Tuesday, March 22, 2011

Mrs. Davenport

While I was in college I worked several jobs so I could have some spending money.  I waited tables at a pizza joint next to campus.  I helped my brother clean a dentist office an evening or two a week.  I worked for Mr. and Mrs. Prevost, a socially prominent couple in Greenville, South Carolina.  Mr. Prevost had earned his fortune in real estate, and I cleaned their house, maintained their yard, polished silver, and decorated their Christmas tree every year.  I also worked at their daughter’s home on Saturdays, maintaining her yard, which was usually good for about five hours of work.  One of my most memorable jobs though was taking care of Mrs. Davenport.

I don’t know exactly how old she was, but I think she was probably in her 80’s.  She was a widow and lived alone in a nice little house in Greenville.  She had been quite the socialite in her day.  She was prim and proper, and always very polite.  But she was losing her eyesight, and that was a source of great frustration for her.  I would go to her house once a week and drive her to the beauty salon so she could get her hair done.  While she was there, I would take her linens to the cleaners and pick up a fresh set.  I would go back to her house and clean, then go pick her up from her hair appointment and take her back home.  She would always want me to sit and talk with her awhile.  She would tell me the same stories every week about her young adult grandchildren as though I knew them.  She loved her granddaughter, who was a student at Clemson, but she was afraid that she was partying too much.  Sometimes she would pick up a book or a Bible and try to read, but would become frustrated, so I would read to her for a little bit.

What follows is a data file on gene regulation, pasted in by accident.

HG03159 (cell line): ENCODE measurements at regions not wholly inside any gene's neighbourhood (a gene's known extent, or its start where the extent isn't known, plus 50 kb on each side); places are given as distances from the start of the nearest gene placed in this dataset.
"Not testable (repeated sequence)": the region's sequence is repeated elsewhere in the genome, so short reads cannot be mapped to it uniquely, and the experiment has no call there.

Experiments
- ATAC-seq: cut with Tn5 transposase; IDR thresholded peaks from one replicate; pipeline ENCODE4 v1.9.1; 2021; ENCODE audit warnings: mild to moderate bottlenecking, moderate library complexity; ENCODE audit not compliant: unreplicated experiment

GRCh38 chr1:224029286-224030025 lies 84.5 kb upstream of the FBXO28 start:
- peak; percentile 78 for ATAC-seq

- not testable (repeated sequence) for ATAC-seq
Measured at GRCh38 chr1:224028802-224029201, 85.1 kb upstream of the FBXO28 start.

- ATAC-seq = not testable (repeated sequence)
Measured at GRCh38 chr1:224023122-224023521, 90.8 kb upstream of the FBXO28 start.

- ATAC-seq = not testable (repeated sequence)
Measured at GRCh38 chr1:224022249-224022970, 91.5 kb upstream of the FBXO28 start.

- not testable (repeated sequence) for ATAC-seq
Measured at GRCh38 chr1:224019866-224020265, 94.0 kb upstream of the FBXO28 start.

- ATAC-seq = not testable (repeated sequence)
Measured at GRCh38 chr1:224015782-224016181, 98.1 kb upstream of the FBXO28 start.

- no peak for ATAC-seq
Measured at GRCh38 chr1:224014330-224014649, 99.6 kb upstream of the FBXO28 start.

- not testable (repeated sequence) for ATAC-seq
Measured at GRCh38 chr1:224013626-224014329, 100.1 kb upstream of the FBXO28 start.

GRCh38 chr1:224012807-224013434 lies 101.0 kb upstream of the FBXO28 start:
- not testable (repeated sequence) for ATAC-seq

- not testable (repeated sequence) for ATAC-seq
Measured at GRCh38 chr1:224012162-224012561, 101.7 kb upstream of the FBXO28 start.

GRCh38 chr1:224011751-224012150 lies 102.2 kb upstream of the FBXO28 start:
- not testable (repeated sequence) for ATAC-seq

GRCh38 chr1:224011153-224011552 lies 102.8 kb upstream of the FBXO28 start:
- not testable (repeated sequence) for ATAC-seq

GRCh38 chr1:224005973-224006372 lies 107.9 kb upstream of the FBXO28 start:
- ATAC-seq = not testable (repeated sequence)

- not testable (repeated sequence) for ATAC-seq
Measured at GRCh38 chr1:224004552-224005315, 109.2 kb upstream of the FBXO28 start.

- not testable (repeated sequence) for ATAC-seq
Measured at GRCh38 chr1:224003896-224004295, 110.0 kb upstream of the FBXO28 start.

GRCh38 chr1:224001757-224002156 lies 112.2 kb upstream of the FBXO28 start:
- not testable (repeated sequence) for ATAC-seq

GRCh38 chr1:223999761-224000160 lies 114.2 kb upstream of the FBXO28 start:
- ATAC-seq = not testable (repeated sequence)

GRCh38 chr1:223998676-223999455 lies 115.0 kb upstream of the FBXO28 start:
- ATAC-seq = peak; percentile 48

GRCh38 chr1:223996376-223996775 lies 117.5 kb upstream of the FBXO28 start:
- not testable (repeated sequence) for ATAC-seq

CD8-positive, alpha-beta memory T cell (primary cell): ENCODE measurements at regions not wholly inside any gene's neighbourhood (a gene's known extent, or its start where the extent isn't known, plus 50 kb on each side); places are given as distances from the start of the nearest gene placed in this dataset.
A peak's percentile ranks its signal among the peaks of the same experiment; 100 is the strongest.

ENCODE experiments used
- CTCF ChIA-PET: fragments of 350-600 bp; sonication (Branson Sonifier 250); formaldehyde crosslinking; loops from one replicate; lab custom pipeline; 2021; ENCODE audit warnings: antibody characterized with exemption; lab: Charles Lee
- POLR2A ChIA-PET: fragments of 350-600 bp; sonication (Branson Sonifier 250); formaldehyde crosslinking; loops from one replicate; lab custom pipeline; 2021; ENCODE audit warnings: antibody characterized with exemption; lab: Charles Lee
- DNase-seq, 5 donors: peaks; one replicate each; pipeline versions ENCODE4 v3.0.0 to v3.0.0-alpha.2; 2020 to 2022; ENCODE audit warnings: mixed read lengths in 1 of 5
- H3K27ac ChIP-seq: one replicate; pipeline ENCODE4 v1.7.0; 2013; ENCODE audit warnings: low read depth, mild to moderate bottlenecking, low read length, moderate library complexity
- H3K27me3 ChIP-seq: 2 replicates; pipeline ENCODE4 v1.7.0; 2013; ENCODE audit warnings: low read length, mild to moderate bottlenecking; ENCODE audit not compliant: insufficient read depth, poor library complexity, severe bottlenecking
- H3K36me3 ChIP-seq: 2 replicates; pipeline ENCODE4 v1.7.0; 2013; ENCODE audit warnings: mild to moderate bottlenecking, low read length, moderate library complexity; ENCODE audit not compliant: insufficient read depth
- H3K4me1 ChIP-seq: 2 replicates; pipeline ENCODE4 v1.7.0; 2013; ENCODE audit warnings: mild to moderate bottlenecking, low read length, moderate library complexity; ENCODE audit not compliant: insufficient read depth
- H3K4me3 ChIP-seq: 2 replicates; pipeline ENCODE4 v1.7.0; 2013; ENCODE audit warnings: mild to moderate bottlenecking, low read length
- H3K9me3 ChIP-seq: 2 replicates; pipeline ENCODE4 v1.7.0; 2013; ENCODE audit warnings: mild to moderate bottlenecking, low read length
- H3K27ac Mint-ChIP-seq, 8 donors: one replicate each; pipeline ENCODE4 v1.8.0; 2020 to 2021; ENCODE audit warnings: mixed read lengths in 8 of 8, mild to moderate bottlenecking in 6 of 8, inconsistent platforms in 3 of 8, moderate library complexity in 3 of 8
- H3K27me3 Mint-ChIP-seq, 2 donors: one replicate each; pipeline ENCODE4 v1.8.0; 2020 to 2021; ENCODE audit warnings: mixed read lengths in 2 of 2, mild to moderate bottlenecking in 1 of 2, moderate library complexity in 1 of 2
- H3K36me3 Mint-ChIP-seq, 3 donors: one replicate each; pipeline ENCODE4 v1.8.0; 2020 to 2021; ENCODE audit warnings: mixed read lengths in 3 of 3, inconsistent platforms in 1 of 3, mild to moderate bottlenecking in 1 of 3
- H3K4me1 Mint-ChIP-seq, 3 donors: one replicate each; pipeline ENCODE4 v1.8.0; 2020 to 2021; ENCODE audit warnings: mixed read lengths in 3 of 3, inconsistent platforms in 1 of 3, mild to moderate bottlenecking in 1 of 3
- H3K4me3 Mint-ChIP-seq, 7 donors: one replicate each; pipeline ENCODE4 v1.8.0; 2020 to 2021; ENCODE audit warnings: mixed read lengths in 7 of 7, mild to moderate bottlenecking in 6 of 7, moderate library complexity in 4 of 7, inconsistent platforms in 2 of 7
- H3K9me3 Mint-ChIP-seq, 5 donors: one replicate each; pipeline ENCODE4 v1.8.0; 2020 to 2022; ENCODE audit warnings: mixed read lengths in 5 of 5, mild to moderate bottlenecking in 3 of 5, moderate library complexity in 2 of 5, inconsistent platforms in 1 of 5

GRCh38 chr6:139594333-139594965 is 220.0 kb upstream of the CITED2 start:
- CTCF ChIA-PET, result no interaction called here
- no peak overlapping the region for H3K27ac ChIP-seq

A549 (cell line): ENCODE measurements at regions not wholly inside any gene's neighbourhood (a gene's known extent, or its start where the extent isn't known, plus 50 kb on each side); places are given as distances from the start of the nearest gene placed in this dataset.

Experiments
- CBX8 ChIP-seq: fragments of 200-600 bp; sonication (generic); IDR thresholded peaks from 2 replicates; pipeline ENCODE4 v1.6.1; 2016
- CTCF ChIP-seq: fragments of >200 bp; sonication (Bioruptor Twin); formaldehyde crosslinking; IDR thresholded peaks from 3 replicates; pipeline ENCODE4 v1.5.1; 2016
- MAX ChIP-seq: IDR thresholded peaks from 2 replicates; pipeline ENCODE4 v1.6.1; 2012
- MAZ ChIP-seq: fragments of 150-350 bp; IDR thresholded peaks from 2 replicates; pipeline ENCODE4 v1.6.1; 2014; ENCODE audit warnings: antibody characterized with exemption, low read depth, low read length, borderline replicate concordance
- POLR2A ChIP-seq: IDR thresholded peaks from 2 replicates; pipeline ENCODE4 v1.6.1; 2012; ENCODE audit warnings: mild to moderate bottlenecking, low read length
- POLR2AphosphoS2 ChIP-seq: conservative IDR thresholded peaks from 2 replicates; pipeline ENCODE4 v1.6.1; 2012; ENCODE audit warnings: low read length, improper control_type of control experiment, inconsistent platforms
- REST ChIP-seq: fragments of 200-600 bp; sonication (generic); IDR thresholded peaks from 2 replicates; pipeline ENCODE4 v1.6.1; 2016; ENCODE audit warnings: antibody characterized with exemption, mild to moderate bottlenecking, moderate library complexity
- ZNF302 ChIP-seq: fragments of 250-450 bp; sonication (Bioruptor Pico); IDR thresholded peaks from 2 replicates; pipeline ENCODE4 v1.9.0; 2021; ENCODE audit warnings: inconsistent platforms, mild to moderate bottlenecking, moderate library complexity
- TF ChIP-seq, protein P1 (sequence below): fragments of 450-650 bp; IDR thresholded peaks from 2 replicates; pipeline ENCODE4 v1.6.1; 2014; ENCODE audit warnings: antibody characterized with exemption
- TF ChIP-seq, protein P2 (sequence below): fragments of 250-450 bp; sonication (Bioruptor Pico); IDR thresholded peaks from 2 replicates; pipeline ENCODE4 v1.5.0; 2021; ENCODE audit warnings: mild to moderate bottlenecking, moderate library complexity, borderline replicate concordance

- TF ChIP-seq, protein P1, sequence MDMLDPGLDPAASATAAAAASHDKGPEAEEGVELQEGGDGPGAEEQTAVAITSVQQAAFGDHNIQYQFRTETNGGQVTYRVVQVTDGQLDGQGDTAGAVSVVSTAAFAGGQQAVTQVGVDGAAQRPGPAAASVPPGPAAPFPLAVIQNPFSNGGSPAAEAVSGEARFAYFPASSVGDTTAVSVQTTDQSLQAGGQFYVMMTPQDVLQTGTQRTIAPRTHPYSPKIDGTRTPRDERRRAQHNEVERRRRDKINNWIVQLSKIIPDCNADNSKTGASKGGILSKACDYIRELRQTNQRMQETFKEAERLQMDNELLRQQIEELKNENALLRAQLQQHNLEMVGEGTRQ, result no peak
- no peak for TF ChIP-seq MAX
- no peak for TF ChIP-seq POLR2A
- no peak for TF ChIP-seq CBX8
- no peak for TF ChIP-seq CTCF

She loved to talk about the Clemson Tigers.  Her knowledge of football was limited, but she always seemed to know what was going on.  It was funny to hear this little sweet lady talk about those “damn Gamecocks”, but she was a die hard Clemson fan.  She always wanted to know about my sweet Cheri.  She would say “What’s her name?  Cherry?  Cheryl?”  I would remind her it was Cheri.  She would then confirm that was right, and tell me she knew that.  Then she would lament the fact that she was losing her memory, and tell me how proud she was to be in “high society” in her younger days.  She would say, “Oh, you should have seen my husband and me back then!”

When it was time to leave, she would always pay me for more time than I worked, and wouldn’t take no for an answer.  Then she would ask me when I was coming back, and I would remind her that I would be there the next week.  That always made her happy.

When I graduated, I handed the job over to a friend, a grad student who lived in town.  I’m sure she took great care of her.  It’s funny how often I remember her even now.  She was a special lady, and it was a joy to be her companion and helper.

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